Figure 14: Mary Garrett, Paula Garrett, Rob Sparks, and Tim Graves in front of the infrared detector. Figure 15: Tim Graves, Mike Ford and Teena Della in front of the light shields.


Invisible Light Sources and Detectors Activity Review:

The GEMS activity received an overall good rating. It is obvious that this activity has been thoroughly tested. Many of the EAs felt that this activity was appropriate for their classrooms. The main suggestion was to better relate how Swift applies to this activity. Attached is a more in-depth evaluation by Ted Britton.

 

Gravity Probe-B: Examining Space-time with Gyroscopes

Space Time Demonstration Frame Dragging Demonstration
Figure 16: Paula Garret and Shannon Range demonstrating space time. Figure 17: Demonstration of frame dragging.


Examining Space-time with Gyroscopes Activity Review:

Many of the EAs felt that this activity would not necessarily apply for their level of students, but instead could be used for Honors high school students and college entry-level students. The space-time topic is a daunting one, which is why many of the EAs felt it would only be useful for the upper level students. A suggestion from one EA was to add misconceptions of space-time to the activity. Gyroscopes, however, are a relevant topic in the course of physics study and some slight reworking of this activity may make it a bit more comprehensible for the average student.

View the presentation given by GPB

 

Wednesday, July 17th:

TOPS! With Ron Marson

Ron Marson with TOPS Ambassadors working on TOPS activities
Figure 18: Ron Marson talking to Daryl Taylor and Jason Smith Figure 19: Tom Estill, Tim Brennan, Christine Royce making slide rules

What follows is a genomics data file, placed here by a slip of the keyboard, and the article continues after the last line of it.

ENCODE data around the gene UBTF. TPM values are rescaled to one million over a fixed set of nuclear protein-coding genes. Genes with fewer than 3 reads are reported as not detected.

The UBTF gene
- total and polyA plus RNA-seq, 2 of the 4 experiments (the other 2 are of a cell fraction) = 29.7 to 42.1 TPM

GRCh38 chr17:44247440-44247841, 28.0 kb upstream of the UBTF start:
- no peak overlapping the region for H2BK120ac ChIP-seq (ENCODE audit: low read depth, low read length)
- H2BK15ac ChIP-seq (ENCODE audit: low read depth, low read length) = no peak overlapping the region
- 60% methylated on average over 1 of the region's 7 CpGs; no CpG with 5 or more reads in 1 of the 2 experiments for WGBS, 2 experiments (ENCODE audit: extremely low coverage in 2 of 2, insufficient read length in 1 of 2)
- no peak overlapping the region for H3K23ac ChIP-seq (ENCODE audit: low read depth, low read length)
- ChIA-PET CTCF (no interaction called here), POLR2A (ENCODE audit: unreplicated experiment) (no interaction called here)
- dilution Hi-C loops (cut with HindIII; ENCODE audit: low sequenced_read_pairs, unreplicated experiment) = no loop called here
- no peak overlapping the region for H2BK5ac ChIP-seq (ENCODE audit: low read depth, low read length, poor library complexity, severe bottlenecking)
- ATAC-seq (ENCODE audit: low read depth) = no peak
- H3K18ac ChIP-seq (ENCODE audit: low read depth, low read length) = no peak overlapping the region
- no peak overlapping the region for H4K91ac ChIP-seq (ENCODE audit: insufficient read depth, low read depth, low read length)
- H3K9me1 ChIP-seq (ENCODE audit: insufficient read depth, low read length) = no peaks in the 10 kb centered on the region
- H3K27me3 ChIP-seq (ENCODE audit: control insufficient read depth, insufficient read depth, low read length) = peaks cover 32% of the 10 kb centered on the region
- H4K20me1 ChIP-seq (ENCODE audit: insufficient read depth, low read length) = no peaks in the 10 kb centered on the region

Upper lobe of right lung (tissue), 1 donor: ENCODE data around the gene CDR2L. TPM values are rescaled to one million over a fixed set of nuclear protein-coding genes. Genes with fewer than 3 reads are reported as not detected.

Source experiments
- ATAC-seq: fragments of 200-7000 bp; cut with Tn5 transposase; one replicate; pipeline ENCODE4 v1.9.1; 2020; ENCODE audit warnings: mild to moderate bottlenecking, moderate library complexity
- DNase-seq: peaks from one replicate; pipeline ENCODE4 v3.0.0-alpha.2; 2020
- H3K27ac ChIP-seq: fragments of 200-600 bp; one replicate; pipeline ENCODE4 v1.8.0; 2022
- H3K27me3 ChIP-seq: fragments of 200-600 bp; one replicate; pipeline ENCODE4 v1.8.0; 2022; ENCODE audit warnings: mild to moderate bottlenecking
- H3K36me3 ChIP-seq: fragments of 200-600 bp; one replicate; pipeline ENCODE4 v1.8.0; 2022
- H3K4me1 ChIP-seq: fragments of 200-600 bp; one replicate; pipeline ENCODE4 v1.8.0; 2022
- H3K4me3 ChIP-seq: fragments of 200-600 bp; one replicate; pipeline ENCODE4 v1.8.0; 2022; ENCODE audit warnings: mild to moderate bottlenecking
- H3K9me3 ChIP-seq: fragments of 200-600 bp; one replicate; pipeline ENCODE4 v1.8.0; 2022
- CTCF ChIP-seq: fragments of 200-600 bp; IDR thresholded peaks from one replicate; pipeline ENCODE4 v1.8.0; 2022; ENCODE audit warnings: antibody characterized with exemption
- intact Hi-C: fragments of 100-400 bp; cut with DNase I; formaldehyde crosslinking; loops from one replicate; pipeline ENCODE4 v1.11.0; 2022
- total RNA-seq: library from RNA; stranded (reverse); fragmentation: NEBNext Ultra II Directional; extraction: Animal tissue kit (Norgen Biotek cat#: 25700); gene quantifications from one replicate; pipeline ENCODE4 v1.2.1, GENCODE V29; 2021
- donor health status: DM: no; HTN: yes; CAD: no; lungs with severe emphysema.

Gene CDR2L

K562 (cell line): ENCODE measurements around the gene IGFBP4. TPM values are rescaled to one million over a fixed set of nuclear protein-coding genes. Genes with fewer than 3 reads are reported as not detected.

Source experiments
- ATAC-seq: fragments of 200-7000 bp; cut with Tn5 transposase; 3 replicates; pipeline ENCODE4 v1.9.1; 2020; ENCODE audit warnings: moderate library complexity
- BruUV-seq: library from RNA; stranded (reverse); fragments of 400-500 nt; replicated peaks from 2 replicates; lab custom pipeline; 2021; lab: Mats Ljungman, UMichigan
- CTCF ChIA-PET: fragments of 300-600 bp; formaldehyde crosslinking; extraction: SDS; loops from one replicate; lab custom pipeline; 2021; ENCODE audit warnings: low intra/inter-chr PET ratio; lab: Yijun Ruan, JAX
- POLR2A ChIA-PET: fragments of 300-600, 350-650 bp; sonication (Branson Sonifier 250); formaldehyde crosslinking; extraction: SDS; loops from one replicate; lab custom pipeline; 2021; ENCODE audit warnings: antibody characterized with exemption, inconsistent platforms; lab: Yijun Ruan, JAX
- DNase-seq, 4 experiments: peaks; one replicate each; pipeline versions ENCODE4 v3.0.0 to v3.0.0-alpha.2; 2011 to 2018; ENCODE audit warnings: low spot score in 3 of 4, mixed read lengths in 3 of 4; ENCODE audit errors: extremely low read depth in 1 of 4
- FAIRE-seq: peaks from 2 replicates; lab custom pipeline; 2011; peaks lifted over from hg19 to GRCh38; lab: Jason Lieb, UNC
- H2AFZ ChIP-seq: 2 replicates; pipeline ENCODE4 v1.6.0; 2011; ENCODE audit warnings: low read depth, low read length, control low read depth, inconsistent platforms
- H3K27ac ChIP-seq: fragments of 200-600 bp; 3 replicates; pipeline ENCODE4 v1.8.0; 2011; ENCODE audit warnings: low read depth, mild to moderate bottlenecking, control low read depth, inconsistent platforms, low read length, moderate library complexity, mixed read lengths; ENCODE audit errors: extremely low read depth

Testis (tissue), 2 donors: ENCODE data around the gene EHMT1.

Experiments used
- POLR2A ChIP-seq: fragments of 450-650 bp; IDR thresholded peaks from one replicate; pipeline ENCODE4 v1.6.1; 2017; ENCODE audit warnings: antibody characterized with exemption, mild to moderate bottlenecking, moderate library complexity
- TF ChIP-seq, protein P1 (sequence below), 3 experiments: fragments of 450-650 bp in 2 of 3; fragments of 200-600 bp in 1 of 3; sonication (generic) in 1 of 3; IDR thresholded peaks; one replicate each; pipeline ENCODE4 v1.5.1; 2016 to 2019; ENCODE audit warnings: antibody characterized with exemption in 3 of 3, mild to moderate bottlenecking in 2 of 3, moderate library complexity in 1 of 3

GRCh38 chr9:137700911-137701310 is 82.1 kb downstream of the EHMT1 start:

Tops Activity Review:

This activity is math-based and therefore aligned better with math rather than science standards. The reviews reflected this concern, with the highest rating from the one EA who has a math background. The most common suggestion was the need to make it more relevant to the GLAST mission, which is funding the activity. Also brought to the attention of Ron Marson, the activity’s creator, was the need for an explanation as to why the students should use slide rules or even learn to use them. The SSU E/PO group has already revised the GLAST mission sections of this activity, and these changes have been submitted to Mr. Marson.

 

HOT TOPICS! Gamma-Ray Bursts/ Super Novae/ Black Holes

Phil Plait gave a “Hot Topic” lecture about astronomers’ understanding of the enigmatic gamma ray bursts (GRBs), and how they tie in with supernovae and black holes. Several SEU missions will target GRBs for study, in general, the public is interested in exotic phenomena such as black holes and titanic cosmic explosions. The EAs are now familiar with these topics, and have resources to find more information should they need it. Gamma-Ray Bursts/ Super Novae/ Black Holes Intro Slide


Imagine the Universe! Anatomy of a Black hole

Activity Review:

The EAs were very happy with this activity and booklet. They made the general comment that an activity needs to list specifically data such as how long the work takes, what standards are met, and for what grade level it is designed. The Black Hole activity had all that information. In addition the EAs suggested a page with equations on it to help the students, and to arrange the activity in the booklet so that the directions are listed before the data table. The EAs had fun doing this exercise and felt that the students would learn from it as well.

LEARNERS Space Mystery